The part of our consciousness that is beyond Mind, the consciousness you’ve had since within the womb (my working title is the embryological mind), the consciousness or awareness that is there beyond the thoughts, in between the thoughts – they call that Shen. Instead of bombarding you with concepts of Shen (for which there really are no words), the Chinese – being an insanely practical culture – focused on Shen realisation. They then developed methods for people to practice and guide them to Shen realisation. Shen realisation is the mother of all insights (and a different blog post) and is what reorientates you on your path. Shen realisation is awareness of our most primary nature. It is what can really reframe our sense of identity and make it a whole lot easier to see the ‘stories’ we’ve created in regards to our emotions and our emotional blocks. Shen realisation is the goal of treatments like acupuncture. It’s like the diamond or pure awareness hiding under the rough of all the misunderstandings of our self. We all have diamond (pure awareness) and we all have rough (not pure awareness). The degree and impact of the ‘rough’ is very individual – it’s very human stuff. Viewing yourself with gentle eyes and suspending judgements long enough to listen to your heart can lead to liberation and wisdom.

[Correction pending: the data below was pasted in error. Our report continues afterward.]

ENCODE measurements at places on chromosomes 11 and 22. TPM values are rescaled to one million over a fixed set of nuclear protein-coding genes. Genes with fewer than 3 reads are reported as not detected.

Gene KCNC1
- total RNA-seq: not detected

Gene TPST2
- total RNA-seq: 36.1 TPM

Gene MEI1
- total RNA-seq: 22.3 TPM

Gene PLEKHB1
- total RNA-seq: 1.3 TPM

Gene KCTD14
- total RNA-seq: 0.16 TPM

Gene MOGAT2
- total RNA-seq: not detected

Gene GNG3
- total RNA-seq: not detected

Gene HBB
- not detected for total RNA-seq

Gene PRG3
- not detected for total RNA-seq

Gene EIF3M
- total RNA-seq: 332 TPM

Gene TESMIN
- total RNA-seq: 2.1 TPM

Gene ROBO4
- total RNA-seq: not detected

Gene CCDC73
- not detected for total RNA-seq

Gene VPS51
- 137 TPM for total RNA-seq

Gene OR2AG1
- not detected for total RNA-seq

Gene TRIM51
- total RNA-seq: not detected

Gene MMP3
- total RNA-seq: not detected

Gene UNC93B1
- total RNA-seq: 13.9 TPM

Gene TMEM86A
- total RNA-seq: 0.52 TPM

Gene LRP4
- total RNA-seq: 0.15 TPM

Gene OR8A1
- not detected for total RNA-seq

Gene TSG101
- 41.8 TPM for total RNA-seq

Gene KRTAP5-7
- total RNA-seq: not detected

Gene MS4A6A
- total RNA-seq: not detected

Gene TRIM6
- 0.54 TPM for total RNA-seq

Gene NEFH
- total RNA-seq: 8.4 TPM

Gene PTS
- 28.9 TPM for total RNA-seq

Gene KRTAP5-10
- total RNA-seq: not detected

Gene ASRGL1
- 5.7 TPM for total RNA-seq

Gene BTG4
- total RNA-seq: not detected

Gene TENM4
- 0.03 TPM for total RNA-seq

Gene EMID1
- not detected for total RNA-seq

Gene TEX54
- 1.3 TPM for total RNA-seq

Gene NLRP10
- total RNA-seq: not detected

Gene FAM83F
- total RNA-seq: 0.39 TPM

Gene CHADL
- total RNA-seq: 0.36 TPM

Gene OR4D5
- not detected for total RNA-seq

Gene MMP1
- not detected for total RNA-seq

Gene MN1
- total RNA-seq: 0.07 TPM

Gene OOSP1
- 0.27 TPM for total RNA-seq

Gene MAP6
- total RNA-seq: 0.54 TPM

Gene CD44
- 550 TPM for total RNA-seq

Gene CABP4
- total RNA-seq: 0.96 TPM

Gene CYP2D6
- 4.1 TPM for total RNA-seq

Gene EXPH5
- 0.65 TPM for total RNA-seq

This is a practice. Holding space means setting an intention for your mind to suspend judgement of yourself and sit, listen and feel into your heart and your body and find your truth – regardless of whether what you find is unacceptable or contrary to your social values, regardless of whether you like it or not.

The steps below describe a really easy way to hold space for yourself and this is the way I like to do it.  You could do this just about anywhere, or use it as a regular practice. The acupuncture table is an optimal place for holding space for yourself.

  • I sit in meditation or lie down with one hand over my heart, the other on my belly.
  • I set my intention that for just this 20 minutes I will maintain concentration and suspend my usual judgements, stories, avoidance, clinging and all the rest and be kind to those disenfranchised parts of my self.
  • I visualise my self sitting in my heart, by a campfire wrapped in a blanket.
  • I listen and wait to see, hear or feel what appears. That which has been hiding, drowned out, unseen, not felt, denied. I wait gently for these parts of myself to reveal themselves.
  • I then relax my body, soften and acknowledge what shows up. My truth.
  • This is where the wisdom seeps in, the A-ha moments show up. Accepting what is my truth does set me free.
  • I then take rest in pure awareness knowing that all else is impermanent, by nature will change and to identify or hold onto it is futile.
  • I exhale and let go.


Want to learn more about holding space for yourself?

Join Dr Rebecca and Ruby for our Stillness: Yin Workshop this month at Power Living Fitzroy.